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What is wrong with my baby if he keeps getting fevers with swollen glands and fussiness?

10 doctor answers15 doctors weighed in
Dr. Paul Trani
Specializes in Pediatrics
Time to see the MD: While there are some periodic fever syndromes (i.e. Marshall syndrome) that might give what you're describing, it's always best to check it out with your primary care physician, especially if fevers seem recurrent, or any time they last longer than 72 hrs.
Dr. Marcus Degraw
Pediatrics 22 years experience
Likely nothing: Talk to your doctor and get and exam. But most kids are sick very often because they are kids and havent been exposed to much illness. This is especially true if the child attends day care, has older siblings or is around kids a lot. That means lots of illness and lots of infections. So this is likely normal amount of illness. Kids can be sick 10-12 times per year with lots of exposure.
Dr. Zeda Amaya
Specializes in Pediatrics
He's communicating!: When children display recurrent abnormal symptoms, they are communicating to all that are tuned in that something is wrong. The next question then becomes what is that something? The list of possibilities is what the medical professional is trained to consider and determine/rule out. Listen to the body's communication; have your child evaluated asap by a competent caring medical professional.
Dr. Cornelia Franz
Specializes in Pediatrics
Exposed to a lot: When illness is recurrent (more than 3-5 times a year), the immune system is being overworked. The list of possibilities is long and that is why it is important to be seen. I often consider food allergies...Dairy can be a problem for many children. Some are vitamin d deficient. Some need probiotics. A detailed history and physical and appropriate labs can help.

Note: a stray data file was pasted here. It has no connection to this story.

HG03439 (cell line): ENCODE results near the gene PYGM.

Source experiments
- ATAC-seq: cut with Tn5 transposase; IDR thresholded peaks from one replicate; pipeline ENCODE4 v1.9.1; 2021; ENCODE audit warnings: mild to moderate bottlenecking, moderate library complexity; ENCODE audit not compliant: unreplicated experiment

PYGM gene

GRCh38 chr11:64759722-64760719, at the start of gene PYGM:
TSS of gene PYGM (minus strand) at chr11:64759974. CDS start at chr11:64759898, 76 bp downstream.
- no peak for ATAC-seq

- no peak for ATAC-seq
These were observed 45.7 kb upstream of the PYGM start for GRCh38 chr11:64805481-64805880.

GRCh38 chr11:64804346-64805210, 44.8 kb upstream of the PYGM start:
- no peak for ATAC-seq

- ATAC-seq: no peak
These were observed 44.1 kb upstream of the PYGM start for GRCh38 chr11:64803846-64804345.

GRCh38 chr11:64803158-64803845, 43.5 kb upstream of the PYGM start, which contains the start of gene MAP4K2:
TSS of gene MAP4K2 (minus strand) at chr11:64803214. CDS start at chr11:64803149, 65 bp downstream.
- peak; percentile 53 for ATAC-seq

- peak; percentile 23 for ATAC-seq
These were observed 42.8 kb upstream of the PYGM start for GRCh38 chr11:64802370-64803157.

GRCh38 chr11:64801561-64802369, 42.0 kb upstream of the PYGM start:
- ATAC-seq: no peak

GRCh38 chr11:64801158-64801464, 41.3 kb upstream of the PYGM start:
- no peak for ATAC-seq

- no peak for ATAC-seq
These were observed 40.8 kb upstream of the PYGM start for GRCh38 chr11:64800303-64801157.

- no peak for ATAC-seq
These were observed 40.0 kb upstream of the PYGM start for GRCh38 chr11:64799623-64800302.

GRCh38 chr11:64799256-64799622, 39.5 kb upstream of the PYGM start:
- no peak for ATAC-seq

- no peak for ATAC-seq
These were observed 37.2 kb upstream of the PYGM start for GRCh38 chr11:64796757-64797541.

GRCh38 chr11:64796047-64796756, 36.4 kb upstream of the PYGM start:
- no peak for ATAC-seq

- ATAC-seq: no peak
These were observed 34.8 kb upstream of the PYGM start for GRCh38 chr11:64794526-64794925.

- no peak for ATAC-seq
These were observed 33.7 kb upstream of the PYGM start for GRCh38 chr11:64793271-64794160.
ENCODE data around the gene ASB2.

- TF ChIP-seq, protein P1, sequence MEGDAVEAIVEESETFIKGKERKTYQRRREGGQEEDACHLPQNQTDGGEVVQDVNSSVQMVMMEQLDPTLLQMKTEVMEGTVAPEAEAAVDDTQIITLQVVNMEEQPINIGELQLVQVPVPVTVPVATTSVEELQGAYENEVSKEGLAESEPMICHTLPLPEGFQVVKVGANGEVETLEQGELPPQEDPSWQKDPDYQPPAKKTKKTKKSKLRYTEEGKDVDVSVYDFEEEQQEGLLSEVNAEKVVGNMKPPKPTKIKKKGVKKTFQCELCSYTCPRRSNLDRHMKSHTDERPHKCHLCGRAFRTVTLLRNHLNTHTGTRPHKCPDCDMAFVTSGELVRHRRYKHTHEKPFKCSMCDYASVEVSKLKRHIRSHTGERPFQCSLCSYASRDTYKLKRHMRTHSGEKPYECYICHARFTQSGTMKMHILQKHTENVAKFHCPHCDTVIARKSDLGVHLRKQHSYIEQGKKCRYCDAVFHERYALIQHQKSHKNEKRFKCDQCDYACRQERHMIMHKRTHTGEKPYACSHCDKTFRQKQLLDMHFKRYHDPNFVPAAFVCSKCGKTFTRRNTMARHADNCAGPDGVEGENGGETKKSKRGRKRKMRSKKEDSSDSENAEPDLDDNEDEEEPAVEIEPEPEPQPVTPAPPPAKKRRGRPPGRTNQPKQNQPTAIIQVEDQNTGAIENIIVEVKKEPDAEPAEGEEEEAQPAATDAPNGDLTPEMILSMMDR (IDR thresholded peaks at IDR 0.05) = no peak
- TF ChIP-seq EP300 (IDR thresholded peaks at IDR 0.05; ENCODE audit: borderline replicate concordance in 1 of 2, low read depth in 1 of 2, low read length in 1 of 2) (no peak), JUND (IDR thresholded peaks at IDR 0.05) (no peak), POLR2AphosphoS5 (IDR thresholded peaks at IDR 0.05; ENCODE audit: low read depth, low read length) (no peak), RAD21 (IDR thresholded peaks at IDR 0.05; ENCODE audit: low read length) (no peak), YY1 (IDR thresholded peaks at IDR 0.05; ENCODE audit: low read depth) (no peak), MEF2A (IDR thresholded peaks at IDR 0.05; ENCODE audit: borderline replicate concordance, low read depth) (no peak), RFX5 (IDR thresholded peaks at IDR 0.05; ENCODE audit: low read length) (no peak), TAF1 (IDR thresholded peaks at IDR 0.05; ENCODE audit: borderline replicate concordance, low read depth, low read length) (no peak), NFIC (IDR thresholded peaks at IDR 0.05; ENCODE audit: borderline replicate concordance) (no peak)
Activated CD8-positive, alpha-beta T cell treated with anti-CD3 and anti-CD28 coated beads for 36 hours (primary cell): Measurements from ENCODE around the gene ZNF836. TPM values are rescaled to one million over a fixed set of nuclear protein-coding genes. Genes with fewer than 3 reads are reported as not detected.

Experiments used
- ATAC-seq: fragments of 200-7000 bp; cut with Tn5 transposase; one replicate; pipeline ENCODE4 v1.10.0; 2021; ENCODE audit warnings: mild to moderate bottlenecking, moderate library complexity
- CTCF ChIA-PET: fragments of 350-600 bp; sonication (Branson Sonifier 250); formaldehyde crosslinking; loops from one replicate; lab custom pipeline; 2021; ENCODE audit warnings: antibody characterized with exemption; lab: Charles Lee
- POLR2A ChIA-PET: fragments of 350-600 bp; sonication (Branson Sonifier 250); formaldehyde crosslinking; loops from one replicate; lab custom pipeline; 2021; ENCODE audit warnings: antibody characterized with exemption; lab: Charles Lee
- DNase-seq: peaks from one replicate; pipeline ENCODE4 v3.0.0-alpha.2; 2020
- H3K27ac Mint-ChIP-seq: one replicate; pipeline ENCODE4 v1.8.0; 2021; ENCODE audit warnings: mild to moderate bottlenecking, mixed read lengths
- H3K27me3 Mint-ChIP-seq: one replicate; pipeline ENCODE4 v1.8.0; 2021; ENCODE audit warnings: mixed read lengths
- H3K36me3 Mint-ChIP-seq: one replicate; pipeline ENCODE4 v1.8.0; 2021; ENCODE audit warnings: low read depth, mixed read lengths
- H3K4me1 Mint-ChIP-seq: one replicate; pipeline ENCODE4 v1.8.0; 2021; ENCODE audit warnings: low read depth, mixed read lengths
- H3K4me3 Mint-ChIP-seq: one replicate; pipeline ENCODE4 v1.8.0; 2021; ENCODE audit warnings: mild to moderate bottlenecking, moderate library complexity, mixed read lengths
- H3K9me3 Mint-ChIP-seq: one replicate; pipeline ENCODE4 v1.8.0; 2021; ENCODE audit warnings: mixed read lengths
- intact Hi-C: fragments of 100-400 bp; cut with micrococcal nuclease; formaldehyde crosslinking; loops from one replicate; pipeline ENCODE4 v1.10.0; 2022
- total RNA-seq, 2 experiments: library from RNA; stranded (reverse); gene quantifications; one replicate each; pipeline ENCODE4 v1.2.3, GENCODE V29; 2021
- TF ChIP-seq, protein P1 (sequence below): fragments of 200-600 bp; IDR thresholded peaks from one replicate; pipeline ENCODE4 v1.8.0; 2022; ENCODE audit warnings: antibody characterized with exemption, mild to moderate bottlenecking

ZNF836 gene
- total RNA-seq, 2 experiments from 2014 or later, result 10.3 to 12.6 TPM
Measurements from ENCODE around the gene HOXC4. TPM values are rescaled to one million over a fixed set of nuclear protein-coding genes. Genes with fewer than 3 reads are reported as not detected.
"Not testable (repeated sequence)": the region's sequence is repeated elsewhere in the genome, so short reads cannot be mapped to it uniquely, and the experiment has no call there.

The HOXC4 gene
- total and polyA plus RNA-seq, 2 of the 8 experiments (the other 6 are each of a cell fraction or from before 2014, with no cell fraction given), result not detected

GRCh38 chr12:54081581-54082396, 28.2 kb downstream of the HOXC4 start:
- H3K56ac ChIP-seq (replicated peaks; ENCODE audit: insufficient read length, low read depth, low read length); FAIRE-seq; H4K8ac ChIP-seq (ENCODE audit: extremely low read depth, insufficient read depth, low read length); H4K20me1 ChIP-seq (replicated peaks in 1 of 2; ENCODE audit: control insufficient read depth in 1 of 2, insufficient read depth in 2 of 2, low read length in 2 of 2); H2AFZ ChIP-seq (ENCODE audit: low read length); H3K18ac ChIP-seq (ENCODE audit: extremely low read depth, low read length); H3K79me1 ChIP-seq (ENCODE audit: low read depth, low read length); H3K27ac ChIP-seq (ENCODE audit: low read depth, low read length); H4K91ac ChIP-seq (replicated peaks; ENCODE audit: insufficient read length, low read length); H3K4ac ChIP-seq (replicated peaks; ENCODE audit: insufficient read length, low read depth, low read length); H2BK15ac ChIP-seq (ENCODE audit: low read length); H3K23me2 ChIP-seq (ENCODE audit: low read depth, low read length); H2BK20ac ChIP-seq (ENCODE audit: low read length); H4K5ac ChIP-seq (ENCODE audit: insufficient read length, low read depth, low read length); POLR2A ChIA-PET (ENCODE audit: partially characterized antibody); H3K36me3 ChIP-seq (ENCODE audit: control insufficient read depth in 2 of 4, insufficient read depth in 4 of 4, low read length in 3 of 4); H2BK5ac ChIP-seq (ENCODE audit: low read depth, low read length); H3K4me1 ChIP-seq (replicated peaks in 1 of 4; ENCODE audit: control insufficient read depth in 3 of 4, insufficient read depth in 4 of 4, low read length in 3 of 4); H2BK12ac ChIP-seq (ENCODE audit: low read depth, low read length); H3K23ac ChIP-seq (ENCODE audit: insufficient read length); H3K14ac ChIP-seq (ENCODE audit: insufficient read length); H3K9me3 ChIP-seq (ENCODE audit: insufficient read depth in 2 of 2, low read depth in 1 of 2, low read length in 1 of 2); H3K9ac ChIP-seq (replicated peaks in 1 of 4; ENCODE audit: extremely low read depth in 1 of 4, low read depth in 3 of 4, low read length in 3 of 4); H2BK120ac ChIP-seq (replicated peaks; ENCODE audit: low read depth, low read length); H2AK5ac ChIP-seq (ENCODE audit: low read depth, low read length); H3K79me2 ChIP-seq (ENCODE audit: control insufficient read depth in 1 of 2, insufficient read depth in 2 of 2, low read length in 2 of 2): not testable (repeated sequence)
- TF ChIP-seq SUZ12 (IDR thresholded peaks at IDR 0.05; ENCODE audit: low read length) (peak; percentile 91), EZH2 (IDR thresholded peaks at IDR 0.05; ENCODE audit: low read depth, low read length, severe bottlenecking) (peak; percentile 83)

Dr. Adam Naddelman
Pediatrics 24 years experience
Needs the MD: Your baby may be suffering from something simple like repeat viral infections, but the symptoms you're describing require more medical attention. A typical course of action would be a complete physical exam, probably some laboratory studies (blood work), and possibly consultation with a specialist.
Dr. Pamela Lindor
Pediatrics 32 years experience
Infections: Your baby is probably in the process of developing his/her immune system! at about 6 months, or earlier if the baby is in child care, he/she will often seem to catch virus after virus..Common symptoms include fever, swollen glands and changes in sleep or feeding. Consult with your pediatrician to be sure.
Dr. Florence Nwofor
Specializes in Pediatrics
Needs further eval.: These symptoms are concerning. It will help to know baby's age, frequency of fevers, the location of the glands, and most improtantly how baby is growing and developing. Your baby needs to be assessed thoroughly by your healthcare provider urgently, until then it will be prudent to practice proper infection control measures and if cleared to update all recommended childhood immunizations.
Dr. Jay Park
Dr. Jay Parkanswered
Pediatrics 50 years experience
PFAPA syndrome?: Pfapa stands for periodic fever, aphthous ulcers (sores inside mouth), pharyngitis (redness of throat), and adenopathy (swollen gland over neck). Affected infant/child experiences periodic fever along with swollen glands which lasts only a few days. The etiology is still unknown but short course of steroid has been proven effective.
Dr. Nanette Nuessle
Specializes in Pediatrics
Maybe nothing.: Infants and toddlers get, on average, 12 colds and infections a year. About 6 of these will be bad enough for them to see a physician. If your child is sick more often than this, your physician may want to run some basic blood work. If not, then treat with increased fluids and lots of tlc. See your physician if not getting better after 3-5 days, of if getting worse after a week.
Dr. Robert Kwok
Pediatrics 33 years experience
Probably infections: A baby who gets repeated episodes of fevers must be evaluated by a doctor. Likewise, for a baby who gets recurrences of swollen glands. Therefore, any baby who gets both fevers and swollen glands definitely needs a medical evaluation. The more common cause is infections, but in some cases other, more rare, diseases can be the cause (such as immune system problems and/or blood cell disorders).

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Last updated Nov 27, 2017

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